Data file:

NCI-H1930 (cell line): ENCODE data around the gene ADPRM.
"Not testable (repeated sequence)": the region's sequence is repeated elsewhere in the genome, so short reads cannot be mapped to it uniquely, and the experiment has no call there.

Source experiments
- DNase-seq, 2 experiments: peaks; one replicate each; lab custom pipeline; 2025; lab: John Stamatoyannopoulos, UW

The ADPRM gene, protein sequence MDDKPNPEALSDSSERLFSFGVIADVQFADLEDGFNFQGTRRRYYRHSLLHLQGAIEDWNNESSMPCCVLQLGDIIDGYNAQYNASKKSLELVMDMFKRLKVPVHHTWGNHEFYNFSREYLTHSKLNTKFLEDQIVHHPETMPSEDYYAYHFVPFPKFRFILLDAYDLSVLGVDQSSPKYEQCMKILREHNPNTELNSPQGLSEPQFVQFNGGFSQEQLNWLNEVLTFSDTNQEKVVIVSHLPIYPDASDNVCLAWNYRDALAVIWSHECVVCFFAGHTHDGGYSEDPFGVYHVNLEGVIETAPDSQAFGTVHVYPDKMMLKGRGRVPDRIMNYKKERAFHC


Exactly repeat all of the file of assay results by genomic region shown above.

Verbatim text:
NCI-H1930 (cell line): ENCODE data around the gene ADPRM.
"Not testable (repeated sequence)": the region's sequence is repeated elsewhere in the genome, so short reads cannot be mapped to it uniquely, and the experiment has no call there.

Source experiments
- DNase-seq, 2 experiments: peaks; one replicate each; lab custom pipeline; 2025; lab: John Stamatoyannopoulos, UW

The ADPRM gene, protein sequence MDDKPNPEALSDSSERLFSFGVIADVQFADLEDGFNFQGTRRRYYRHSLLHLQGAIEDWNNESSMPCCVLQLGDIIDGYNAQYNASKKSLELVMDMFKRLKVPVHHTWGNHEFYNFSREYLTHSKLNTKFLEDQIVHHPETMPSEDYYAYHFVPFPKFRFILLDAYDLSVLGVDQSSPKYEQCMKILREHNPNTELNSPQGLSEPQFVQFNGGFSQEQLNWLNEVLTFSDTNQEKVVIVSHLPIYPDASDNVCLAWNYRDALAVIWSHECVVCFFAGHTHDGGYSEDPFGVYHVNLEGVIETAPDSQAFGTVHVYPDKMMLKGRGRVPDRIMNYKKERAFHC